A new paper by team member Alan Randall was recently selected as the feature paper for Sustainability journal’s next issue. “Monitoring Sustainability and Targeting Interventions: Indicators, Planetary Boundaries, Benefits and Costs” examines the utility and dangers of using downscaled planetary boundaries for regional sustainability goals.
Take for example another recent Ohio State sustainability study from The Ohio State University’s Fisher College of Business, which found that multinational companies headquartered in countries with tougher environmental policies tend to locate their polluting factories in countries with more lax regulations. Regionally, it may look like the company is an eco-champion, but lowering regional emissions in one region, while increasing them in others, does nothing to lower overall planetary emissions. For sustainability indicators like carbon emissions, the planetary boundary is critical.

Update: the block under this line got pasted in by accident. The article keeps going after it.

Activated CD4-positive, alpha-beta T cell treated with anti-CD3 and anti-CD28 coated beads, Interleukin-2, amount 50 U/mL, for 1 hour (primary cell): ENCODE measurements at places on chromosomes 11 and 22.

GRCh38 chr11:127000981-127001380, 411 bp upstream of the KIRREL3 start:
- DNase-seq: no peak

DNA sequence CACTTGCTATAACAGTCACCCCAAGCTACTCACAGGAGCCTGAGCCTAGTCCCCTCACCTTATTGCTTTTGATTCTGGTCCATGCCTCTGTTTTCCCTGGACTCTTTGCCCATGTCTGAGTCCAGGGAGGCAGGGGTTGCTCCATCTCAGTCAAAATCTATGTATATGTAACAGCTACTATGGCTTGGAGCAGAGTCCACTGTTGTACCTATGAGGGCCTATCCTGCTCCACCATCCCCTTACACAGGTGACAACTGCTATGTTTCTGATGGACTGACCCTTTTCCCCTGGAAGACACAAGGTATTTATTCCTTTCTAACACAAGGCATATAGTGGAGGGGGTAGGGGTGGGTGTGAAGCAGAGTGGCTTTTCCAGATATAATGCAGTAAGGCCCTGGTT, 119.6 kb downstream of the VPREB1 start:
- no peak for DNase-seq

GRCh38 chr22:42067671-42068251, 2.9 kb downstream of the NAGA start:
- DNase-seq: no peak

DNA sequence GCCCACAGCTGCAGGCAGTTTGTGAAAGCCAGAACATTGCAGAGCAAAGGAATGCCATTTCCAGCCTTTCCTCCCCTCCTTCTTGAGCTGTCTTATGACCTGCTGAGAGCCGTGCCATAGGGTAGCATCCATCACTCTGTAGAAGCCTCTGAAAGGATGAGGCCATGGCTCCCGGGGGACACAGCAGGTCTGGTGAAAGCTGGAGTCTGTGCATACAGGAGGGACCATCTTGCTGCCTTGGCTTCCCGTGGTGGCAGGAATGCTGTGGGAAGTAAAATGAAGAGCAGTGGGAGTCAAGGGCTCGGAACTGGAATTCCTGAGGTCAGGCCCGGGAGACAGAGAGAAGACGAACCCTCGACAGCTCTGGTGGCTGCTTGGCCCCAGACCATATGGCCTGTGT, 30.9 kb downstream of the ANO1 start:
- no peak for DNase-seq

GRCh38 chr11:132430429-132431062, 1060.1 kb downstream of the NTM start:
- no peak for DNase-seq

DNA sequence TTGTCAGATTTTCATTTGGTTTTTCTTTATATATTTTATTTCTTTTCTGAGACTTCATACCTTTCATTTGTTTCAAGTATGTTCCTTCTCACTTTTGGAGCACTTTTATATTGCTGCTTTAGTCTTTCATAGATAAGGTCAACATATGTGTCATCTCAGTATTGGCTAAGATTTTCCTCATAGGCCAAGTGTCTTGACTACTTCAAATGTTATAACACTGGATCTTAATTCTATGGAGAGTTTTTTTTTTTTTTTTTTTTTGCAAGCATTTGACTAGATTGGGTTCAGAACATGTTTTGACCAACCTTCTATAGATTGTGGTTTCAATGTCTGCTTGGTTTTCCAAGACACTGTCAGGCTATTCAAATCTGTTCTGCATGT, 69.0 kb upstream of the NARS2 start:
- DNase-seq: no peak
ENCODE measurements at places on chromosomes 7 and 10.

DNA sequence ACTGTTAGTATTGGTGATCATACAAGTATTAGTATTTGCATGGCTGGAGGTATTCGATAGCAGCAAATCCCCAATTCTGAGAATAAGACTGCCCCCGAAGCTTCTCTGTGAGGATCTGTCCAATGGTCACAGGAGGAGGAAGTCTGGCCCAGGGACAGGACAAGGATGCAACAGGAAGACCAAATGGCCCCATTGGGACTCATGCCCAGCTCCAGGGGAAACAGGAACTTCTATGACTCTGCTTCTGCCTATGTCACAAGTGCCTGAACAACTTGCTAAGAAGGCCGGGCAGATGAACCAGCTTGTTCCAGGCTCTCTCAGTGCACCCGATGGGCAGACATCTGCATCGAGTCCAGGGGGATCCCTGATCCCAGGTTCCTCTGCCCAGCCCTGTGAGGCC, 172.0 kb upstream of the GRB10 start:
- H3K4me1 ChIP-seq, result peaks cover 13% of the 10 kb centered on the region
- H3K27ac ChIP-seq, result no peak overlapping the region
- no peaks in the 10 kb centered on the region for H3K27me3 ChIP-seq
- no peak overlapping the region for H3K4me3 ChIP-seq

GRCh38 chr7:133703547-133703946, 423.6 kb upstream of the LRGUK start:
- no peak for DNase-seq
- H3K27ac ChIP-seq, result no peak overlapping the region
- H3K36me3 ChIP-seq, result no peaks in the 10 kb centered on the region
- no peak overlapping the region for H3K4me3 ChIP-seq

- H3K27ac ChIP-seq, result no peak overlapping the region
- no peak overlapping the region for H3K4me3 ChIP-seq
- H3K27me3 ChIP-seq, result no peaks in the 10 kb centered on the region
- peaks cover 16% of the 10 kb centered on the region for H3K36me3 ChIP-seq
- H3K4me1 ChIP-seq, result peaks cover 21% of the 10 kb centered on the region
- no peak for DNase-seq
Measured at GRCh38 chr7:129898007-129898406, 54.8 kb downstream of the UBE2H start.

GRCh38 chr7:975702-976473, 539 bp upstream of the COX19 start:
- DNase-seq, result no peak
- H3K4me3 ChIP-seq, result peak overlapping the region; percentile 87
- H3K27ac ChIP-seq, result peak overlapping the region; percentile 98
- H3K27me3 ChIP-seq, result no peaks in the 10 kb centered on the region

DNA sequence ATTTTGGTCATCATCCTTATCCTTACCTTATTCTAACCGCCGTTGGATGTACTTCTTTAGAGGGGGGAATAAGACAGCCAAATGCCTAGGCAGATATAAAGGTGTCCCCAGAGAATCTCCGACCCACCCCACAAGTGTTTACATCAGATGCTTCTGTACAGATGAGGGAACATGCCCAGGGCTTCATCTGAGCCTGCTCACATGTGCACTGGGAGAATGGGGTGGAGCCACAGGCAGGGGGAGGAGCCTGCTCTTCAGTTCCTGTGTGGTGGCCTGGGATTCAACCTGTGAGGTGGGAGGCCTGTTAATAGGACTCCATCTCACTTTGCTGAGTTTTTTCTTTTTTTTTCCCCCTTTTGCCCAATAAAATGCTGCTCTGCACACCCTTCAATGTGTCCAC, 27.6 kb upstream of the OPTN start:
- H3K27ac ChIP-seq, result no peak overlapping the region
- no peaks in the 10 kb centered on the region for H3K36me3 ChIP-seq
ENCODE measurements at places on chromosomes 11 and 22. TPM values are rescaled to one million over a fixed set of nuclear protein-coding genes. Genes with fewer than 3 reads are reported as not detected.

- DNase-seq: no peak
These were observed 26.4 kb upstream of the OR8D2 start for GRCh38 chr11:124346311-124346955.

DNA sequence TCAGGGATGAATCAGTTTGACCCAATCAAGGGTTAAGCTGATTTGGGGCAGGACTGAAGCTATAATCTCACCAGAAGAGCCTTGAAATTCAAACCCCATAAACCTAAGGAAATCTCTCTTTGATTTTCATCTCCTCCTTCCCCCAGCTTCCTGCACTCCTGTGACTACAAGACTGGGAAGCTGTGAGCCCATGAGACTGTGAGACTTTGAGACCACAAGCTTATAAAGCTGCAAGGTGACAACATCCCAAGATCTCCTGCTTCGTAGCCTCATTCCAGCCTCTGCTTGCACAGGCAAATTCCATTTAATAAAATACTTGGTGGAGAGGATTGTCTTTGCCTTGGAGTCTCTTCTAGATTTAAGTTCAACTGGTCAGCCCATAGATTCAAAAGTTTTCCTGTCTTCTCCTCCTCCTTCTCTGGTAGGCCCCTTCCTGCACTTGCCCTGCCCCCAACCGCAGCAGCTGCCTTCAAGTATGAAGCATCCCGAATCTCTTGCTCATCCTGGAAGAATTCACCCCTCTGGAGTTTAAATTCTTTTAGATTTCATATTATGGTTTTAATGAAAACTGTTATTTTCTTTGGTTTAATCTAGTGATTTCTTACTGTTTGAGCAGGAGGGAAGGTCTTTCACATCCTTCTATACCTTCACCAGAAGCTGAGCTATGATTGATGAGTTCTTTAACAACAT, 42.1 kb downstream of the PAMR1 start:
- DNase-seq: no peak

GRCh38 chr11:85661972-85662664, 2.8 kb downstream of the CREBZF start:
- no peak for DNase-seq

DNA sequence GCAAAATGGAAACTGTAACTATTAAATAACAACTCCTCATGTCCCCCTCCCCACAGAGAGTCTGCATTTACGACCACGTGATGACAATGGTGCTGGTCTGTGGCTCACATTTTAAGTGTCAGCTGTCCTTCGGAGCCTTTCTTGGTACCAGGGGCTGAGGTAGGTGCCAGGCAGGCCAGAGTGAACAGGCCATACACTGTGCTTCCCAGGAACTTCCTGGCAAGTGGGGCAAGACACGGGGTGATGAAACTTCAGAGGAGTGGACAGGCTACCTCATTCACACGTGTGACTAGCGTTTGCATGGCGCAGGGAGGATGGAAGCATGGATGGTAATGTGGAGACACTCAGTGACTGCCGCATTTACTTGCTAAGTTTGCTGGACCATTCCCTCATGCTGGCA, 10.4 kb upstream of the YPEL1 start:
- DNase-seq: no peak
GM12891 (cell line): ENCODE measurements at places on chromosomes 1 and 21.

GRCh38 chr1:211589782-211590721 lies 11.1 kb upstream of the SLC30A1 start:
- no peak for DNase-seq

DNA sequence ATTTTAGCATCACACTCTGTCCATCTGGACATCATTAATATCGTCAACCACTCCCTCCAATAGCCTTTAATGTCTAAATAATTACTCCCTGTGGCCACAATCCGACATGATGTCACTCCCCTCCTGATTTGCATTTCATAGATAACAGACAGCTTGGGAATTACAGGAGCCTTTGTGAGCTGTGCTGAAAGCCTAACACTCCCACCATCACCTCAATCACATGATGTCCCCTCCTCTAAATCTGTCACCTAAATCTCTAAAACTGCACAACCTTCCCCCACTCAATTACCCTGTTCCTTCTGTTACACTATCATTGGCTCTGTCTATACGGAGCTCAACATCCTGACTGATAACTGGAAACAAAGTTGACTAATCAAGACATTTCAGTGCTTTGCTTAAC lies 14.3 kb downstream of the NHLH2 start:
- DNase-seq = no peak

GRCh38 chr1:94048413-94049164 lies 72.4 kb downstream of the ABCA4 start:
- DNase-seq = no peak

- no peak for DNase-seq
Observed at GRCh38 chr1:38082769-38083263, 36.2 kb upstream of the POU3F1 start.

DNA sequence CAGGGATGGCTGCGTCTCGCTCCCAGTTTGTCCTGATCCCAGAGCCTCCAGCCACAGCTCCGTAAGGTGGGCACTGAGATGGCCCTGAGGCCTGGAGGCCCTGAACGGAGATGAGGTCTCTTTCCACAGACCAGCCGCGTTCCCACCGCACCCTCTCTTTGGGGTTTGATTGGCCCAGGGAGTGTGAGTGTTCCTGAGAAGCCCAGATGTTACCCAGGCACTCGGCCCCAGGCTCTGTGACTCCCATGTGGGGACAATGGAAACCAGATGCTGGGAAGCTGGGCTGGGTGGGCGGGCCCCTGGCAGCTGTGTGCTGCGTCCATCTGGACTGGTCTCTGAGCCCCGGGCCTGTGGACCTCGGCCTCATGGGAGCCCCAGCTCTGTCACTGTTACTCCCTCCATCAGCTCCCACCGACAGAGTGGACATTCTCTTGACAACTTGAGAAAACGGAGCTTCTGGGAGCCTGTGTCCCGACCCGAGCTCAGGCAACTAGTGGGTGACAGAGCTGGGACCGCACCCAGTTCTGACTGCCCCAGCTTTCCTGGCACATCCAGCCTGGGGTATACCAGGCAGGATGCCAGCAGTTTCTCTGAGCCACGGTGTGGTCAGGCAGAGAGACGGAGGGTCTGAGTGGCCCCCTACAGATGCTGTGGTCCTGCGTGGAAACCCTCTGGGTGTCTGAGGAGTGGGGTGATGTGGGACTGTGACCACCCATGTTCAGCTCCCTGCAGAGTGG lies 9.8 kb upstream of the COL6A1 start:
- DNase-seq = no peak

In his paper, Randall notes that dividing up a planetary sustainability goal can be useful to seek lower overall abatement costs, address hot spots, and set regional abatement targets. However, the paper points out the need for carefully selecting science-based and informative sustainability indicators (for instance, using ratio-scale indicators that allow quantitative assessment and targeting). Randall also outlines the need for equity considerations in weighing the costs-benefit approach to abatement in industrialized vs. less wealthy nations.
These are issues our modeling team has grappled with in our regional sustainability indicators. We are using life cycle assessment or a sustainability accounting matrix to trace sustainability impacts of major imported goods in our model, such as fertilizers.